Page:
I walked back down the hill to the creek and remembered many years ago when I came upon a trap set for fox in the winter snow. It was my practice, and is still today, to spring the traps of that rabid braggart who one year hung sixty fox hides from his garage so the local paper might carry his photo on its front the following day. Although it was not the trap’s mindless intention, it had caught a great horned owl by the talons, and as I approached I was beat back by the wings and the rushing sound of warning. The magnificent owl was essentially unharmed if I could but think of a way to release the trap. I had returned from the forest with a pole to lever open the trap’s spring, but the spring had proved too strong and the pole broke. I tried this method a few times and approached as close as I dared—even while the owl’s head swivelled and hissed with rage—in order to reach the trap by hand. I could feel a hooked beak in my hand and my imagination had pulled back my arm before I reached the trap. Finally, with the same heaviness of guilt I felt upon abandoning the dog, I had left the owl, trusting to a generosity I doubted the trapper could provide, and watched the tread of my snowshoes walk the two miles home. I never found out if the owl was released, although I could easily picture both versions. The silent sweeping wings that swept through the surrounding pines and also the ignominious death served merely to satisfy the blood lust of a beast. Much later that same winter, I thought of a ridiculously simple answer to the problem. I could have merely covered the owl with my coat while I sprung the trap with my foot, and then run away until the owl sorted a way out of my jacket and flew into the trees. Squirming with cowardice, I never went back the following day.

BARRY POMEROY is an itinerant English professor, boat designer and builder, traveller, carver, sometimes mechanic, carpenter, and web designer. As a writer he is responsible for Multiple Personality Disorder, a long poem in dialogue, and a collection of satirical biblical stories called A Bloody History of the Fertile Crescent. “Chained in the Yard” is from the novel Naked in the Road.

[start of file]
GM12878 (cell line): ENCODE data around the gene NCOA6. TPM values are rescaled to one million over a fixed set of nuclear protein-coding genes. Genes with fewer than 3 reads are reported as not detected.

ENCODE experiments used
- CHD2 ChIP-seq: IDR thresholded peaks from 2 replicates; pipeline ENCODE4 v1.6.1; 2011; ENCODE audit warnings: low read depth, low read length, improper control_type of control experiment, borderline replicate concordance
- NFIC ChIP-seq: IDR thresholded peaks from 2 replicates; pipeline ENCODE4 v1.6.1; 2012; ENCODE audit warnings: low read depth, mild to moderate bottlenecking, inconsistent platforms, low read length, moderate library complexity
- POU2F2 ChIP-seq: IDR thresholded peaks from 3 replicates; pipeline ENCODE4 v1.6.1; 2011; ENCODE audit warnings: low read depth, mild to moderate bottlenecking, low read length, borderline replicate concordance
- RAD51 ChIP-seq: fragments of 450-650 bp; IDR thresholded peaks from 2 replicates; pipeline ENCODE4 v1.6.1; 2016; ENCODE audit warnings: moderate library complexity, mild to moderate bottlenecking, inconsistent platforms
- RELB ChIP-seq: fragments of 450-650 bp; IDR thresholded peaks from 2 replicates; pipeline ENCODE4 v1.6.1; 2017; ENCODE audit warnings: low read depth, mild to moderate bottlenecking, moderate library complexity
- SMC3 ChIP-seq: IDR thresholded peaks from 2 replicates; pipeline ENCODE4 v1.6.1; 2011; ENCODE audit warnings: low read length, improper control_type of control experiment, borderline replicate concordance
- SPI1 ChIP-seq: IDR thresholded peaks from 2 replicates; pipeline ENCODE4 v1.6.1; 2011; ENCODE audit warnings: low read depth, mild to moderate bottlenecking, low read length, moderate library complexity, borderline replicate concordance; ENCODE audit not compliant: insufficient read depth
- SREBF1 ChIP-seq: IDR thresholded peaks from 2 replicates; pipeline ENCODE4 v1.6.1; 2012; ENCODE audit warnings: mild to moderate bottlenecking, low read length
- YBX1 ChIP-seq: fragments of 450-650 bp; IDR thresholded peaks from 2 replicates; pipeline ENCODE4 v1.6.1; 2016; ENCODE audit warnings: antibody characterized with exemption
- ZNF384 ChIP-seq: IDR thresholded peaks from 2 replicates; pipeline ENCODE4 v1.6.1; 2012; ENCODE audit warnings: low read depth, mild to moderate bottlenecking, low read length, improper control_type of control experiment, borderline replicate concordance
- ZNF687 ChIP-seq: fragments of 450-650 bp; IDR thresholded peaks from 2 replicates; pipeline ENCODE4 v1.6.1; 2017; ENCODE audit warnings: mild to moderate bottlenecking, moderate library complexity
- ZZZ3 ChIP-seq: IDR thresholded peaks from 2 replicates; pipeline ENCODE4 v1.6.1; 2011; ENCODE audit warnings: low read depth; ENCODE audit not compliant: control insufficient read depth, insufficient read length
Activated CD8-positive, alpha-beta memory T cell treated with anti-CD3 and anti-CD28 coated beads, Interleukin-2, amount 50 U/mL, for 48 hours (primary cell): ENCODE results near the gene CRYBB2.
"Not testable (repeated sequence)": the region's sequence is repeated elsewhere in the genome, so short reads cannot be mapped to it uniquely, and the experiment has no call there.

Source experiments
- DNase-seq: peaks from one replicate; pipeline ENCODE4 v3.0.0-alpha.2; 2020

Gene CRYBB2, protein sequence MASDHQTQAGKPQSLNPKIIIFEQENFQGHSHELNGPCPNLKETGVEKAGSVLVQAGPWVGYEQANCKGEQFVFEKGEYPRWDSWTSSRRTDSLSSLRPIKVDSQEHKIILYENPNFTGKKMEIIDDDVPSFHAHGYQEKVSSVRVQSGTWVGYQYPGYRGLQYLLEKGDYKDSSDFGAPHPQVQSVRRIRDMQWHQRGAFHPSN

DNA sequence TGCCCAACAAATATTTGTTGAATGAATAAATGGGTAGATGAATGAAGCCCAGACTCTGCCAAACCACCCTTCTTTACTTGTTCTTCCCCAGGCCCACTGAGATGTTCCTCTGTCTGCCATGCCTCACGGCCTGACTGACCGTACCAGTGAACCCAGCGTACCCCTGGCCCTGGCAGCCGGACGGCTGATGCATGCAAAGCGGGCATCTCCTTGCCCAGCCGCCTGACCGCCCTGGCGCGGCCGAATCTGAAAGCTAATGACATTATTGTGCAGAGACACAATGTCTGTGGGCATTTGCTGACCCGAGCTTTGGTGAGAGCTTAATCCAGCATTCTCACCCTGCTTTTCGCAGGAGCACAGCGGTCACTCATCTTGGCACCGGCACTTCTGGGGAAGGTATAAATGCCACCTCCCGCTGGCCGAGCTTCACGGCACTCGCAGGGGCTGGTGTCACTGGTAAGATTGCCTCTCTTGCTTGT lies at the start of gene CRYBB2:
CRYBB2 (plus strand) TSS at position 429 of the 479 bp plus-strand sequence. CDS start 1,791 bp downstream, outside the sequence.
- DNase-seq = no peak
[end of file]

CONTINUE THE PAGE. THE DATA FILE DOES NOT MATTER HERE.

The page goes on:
DAN CARROLL is the cartoonist behind Stick Figure Hamlet and The Political Machine. If you buy a copy of his book, he promises to eat a gyro while saying, “MMM, THANKS [YOUR NAME]!”


I once had a melancholic wife who kept dreaming of fur.
With the nest egg of our combined pensions, we retired
to a cozy house by the sea. At first, it was only a few
lemmings which appeared on our back porch,
always squirming away from our flash lights.

Then that number multiplied exponentially and our house,
our neighborhood, was completely surrounded by them.
They camped at our doorstep and demanded to be paid taxes
in the form of sedges and grinded parts of our bones. They took
over the police department and took joy rides in fire trucks.
They issued new ordinances that we were allowed to walk
on only one side of the street. Whenever I left the house,
a few would cling to my ankles. They would mock me,
repeating the words I said to my wife during lovemaking.
They chewed telephone wires and hacked our computers.
They shut off our water supply and caused gas leaks.

Some citizens took to setting their houses on fire;
others tried to drown themselves.

Eventually my wife ran off with a Troubadour lemming,
the kind with a Flemish snout, who could win hearts and
shoots by playing some mean riffs on a lute. In a long good-bye letter,
she explained to me that she had fallen in love and felt young again.
It seemed the little bastard could imitate my best singing voice.
Her body, chewed-up, was found at the edge of what used to be a forest.
At least there was smile on her face. But I haven’t given up hope.
I won’t resort to shooting them or myself.
I still have a good view of the sea.

KYLE HEMMINGS lives and works in New Jersey, where he skateboards and usually crashes.  His work has been featured in Literary Tonic, Lacuna Journal, Five Fishes, Calliope, Nerve, Calloused Hands, and others.